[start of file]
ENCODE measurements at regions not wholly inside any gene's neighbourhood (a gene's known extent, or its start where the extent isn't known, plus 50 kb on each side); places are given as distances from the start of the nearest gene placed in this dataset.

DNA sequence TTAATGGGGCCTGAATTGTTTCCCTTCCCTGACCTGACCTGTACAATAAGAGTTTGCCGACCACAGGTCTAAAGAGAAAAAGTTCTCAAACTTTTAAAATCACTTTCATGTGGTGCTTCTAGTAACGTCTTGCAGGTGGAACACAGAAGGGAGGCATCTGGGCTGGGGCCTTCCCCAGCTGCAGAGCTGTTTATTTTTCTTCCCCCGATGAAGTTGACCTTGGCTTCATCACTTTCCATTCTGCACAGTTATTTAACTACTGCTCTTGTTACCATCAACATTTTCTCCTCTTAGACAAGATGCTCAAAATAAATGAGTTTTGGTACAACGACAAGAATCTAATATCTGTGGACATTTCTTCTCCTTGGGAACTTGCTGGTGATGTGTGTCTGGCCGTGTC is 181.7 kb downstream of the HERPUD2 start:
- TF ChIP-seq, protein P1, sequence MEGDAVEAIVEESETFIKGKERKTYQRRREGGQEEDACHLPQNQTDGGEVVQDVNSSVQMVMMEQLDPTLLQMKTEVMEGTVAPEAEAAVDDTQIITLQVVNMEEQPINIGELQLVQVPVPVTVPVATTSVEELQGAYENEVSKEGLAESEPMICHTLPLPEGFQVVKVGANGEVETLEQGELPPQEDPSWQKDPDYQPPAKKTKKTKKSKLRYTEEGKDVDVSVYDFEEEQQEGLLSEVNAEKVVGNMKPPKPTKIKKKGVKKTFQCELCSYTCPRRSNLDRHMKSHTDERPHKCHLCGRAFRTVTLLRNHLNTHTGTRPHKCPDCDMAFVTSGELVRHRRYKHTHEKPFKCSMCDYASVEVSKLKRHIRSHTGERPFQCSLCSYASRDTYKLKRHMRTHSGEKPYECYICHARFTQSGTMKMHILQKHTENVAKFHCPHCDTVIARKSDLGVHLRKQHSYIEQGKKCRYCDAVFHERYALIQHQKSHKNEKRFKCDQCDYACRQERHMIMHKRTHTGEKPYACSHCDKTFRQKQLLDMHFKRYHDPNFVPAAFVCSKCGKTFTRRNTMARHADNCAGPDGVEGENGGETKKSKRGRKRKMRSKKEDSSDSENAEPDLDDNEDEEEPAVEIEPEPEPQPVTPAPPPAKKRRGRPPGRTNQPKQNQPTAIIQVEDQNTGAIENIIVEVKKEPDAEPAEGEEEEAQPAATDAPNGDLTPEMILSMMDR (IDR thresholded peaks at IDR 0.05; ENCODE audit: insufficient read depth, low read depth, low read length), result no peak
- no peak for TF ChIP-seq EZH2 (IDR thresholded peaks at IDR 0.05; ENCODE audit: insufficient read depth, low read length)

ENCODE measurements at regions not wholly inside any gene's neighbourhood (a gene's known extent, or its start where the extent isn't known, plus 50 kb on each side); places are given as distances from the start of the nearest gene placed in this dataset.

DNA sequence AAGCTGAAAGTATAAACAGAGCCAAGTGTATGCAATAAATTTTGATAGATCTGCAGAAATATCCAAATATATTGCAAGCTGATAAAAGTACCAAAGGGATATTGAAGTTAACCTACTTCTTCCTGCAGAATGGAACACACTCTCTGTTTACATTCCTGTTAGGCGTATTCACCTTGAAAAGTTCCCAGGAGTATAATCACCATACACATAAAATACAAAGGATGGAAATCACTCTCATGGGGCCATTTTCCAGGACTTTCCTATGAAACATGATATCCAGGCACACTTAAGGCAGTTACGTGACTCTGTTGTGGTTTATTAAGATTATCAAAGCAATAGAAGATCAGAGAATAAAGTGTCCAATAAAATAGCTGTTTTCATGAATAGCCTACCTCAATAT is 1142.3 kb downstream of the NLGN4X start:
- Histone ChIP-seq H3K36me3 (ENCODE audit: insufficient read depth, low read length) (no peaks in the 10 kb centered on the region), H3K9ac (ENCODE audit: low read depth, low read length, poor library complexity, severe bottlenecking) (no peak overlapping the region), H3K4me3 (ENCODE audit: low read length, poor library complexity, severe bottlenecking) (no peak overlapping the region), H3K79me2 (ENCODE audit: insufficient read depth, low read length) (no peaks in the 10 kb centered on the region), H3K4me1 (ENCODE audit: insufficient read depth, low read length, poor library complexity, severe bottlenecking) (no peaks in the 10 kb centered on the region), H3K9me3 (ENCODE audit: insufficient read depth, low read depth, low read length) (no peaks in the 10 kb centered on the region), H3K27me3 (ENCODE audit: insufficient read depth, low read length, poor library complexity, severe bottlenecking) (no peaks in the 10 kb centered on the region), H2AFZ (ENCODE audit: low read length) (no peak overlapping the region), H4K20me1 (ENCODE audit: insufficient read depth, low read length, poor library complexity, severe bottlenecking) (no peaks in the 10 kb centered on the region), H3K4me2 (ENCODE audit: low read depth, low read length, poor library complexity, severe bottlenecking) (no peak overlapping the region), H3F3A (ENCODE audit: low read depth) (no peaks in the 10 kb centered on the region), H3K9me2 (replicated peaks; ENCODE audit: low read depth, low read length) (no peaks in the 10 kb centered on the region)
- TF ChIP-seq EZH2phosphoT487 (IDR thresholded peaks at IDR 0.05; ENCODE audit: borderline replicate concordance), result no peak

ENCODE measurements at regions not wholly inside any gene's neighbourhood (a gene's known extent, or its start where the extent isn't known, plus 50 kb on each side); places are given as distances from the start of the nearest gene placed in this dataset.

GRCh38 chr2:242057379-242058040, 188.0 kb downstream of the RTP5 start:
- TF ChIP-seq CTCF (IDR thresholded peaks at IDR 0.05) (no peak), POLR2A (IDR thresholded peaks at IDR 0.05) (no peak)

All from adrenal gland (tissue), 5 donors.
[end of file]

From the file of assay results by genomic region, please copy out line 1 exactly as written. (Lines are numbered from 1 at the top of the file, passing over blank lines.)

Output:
ENCODE measurements at regions not wholly inside any gene's neighbourhood (a gene's known extent, or its start where the extent isn't known, plus 50 kb on each side); places are given as distances from the start of the nearest gene placed in this dataset.